Just a quick entry here to highlight two recent articles about women in Hollywood: Peter Biskind’s “Sherry Lansing, Dawn Steel and Sue Mengers: When the Broads Faced the Raging Bulls in ’70s Hollywood,” (The Hollywood Reporter 9 December) and Scott Mendelson’s “Female Directors Don’t Need ‘Experience’ – They Just Need To Get Hired” (Forbes 28 November).
Both articles are great reads with worthy intentions. I don’t mean to be overly critical of them here, but I would like to point out just a few of the ways in which their efforts to highlight flaws in Hollywood and Hollywood history might also enable the system that includes those flaws as structural components.
In short, both articles perpetuate the auteur paradigm.
Biskind’s is a detailed account of some of the very vital work done by women agents, producers, and executives in the 1970s (which, I wish he had given a bit more thought to the decision to call them “broads” in the title). This is fantastic. As I’ve pointed out elsewhere, ‘70s Hollywood saw an explosion of women’s talent unlike anything that had come before. And, as Biskind rightly points out, while little of that talent was given the opportunity to flourish in a director’s role, women took up almost every other conceivable position in Hollywood by the end of the decade (with the notable exception of cinematography, a role where, both historically and today, access for women has been even more dramatically limited than directing).
Biskind does excellent work highlighting how tough it was for women to be taken seriously as executives and how hard they had to fight to have their work valued. The article also highlights two key changes that their determination wrought: as dealmakers they began to make a serious impact on shaping the landscape of Hollywood filmmaking; and as feminist pioneers they began the very hard work of making Hollywood a fairer place for women (a struggle that continues to this day, which more in a moment). These stories need to be more firmly embedded in general accounts of Hollywood history.
But the article also inadvertently highlights the grip that auteurism continues to have on conceptions of how Hollywood works. Biskind laments that despite all these advances, women were not allowed to direct. This is a worthy lament, but maybe not for the reasons Biskind and (some of his interviewees) imagine. Women weren’t allowed to direct because Hollywood in the 1970s was sexist, no doubt, because the US was still unbelievably sexist. But there’s something more insidious at work. Biskind writes:
Improbably, it would be easier to become a producer or even a studio head than it was to direct.
But if one understands the function of the auteur paradigm, it’s not improbable at all. Hollywood and America in general were slowly becoming accustomed to women in positions of power. But it what it couldn’t abide, and still tries hard not to, is women in positions of creative power and ownership. The auteur paradigm tells us that the director is the artist, the genius, and it’s the idea of women taking up that role that is still being resisted (which might also partially account for why Biskind’s article has so little to say about the many creative non-directing jobs women were doing in Hollywood at the time – because the auteur paradigm discounts the creativity of that labor).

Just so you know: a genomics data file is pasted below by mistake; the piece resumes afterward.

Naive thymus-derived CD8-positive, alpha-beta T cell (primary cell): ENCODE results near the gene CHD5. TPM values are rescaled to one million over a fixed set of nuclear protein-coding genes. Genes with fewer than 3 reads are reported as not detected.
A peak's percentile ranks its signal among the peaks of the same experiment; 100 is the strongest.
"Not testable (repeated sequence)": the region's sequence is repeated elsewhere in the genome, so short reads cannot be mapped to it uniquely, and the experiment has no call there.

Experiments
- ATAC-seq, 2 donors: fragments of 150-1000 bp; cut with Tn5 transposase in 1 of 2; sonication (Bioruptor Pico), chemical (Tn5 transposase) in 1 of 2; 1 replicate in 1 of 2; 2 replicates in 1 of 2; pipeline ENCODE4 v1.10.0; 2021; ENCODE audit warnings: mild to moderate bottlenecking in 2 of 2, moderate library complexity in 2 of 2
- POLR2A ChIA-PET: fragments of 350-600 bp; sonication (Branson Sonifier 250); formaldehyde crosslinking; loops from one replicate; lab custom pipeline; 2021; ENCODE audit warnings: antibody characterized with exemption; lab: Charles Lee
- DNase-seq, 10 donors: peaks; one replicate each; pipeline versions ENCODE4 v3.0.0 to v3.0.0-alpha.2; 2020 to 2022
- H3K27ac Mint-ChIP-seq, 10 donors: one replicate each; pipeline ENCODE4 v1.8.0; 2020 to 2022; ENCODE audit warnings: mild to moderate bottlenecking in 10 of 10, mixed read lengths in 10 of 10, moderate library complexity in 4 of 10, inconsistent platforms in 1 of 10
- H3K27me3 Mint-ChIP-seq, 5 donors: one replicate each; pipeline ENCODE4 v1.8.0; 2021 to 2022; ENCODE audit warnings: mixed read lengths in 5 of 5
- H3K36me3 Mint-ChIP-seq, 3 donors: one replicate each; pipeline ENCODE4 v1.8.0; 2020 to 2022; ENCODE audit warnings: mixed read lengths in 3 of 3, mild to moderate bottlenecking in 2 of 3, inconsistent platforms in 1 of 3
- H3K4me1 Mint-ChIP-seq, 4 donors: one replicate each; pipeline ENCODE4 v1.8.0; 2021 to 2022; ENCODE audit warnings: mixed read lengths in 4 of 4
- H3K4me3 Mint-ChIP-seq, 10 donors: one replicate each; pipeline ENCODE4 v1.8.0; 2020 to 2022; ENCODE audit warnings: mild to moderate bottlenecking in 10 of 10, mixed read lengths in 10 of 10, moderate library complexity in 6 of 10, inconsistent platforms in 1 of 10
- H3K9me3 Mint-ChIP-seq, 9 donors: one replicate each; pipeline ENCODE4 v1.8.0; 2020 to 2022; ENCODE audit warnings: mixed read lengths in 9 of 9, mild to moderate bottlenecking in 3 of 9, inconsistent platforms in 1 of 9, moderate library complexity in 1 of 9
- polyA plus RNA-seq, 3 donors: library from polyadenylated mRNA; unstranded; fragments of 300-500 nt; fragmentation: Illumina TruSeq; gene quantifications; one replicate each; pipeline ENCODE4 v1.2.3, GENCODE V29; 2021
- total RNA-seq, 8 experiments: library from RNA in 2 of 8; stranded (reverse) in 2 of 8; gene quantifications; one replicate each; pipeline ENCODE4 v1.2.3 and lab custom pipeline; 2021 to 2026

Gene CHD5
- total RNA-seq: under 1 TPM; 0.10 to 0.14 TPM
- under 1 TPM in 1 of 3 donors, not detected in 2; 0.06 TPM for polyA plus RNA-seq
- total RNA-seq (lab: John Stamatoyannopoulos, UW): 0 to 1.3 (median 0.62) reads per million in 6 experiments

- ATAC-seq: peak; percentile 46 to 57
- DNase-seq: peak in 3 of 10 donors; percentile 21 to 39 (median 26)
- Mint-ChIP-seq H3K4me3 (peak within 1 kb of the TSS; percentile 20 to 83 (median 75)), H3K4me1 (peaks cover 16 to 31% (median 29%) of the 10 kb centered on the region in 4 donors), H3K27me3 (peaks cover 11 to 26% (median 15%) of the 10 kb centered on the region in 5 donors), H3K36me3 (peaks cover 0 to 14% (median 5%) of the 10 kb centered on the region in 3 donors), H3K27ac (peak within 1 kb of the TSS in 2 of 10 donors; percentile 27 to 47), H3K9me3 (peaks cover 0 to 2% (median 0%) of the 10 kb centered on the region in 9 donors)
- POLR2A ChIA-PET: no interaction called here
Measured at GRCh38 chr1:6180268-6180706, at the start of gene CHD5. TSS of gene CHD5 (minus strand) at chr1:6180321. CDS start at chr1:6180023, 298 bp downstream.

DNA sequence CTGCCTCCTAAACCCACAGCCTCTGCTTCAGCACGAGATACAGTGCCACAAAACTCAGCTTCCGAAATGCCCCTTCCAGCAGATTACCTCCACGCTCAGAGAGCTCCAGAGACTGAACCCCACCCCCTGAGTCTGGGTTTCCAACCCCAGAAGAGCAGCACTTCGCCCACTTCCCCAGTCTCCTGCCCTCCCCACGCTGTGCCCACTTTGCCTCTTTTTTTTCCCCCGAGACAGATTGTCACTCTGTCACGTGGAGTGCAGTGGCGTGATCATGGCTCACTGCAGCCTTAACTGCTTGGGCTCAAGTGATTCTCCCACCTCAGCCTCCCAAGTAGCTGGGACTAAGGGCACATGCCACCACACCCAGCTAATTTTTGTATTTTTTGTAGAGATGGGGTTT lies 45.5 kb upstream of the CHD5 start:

One of the women who both benefitted from the original ‘70s executive trailblazers and has been a trailblazer herself is Kathleen Kennedy, who broke into the business in the early ‘80s just when the subjects of Biskind’s piece were reaching the apex of their power. Kennedy spent much of the ‘80s and ‘90s as a head of Amblin with Speilberg and served as a producer on most of his films. Since 2012 she has run Lucasfilm for Disney, arguably the highest profile gig in Hollywood at the moment.
In a recent interview with Variety, Kennedy was asked about the possibility of a woman directing a Star Wars film anytime soon, and she responded: “We want to make sure that when we bring a female director in to do Star Wars, they’re set up for success. They’re gigantic films, and you can’t come into them with essentially no experience.”
Mendelson’s article (which should be read in full) dismantles the hypocrisy inherent in Kennedy’s statement by unearthing multiple detailed examples of how Hollywood is fine handing the reins of blockbuster directing to inexperienced males, while at the same time withholding such films from female directors regardless of their experience and also punishing highly experienced female directors for any misstep (hello, Elaine May!).
It’s an excellent takedown of the notion that women “just aren’t ready” to direct Star Wars or other blockbusters. But it’s also, yet again, an example of how pervasive the auteur paradigm is. First of all, it shows how very little things have changed since the ‘70s that Biskind writes about.
Female directors don’t need mentoring or grooming. They just need to get hired with the expectation that they will deliver at least as much as their male peers. Anything else is just a band-aid on a gaping head wound.
Finally, and I’m happy to say this again, it’s an excellent article, but it’s mainly a factual account with little analysis undergirding it. Yes, it’s important to keep shouting loudly about the inconsistencies and injustices of Hollywood sexism. But until we really analyze and understand the underlying structures that make it so easy to perpetuate those injustices, the end result will remain, as Mendelson points out, “mostly just more talk.”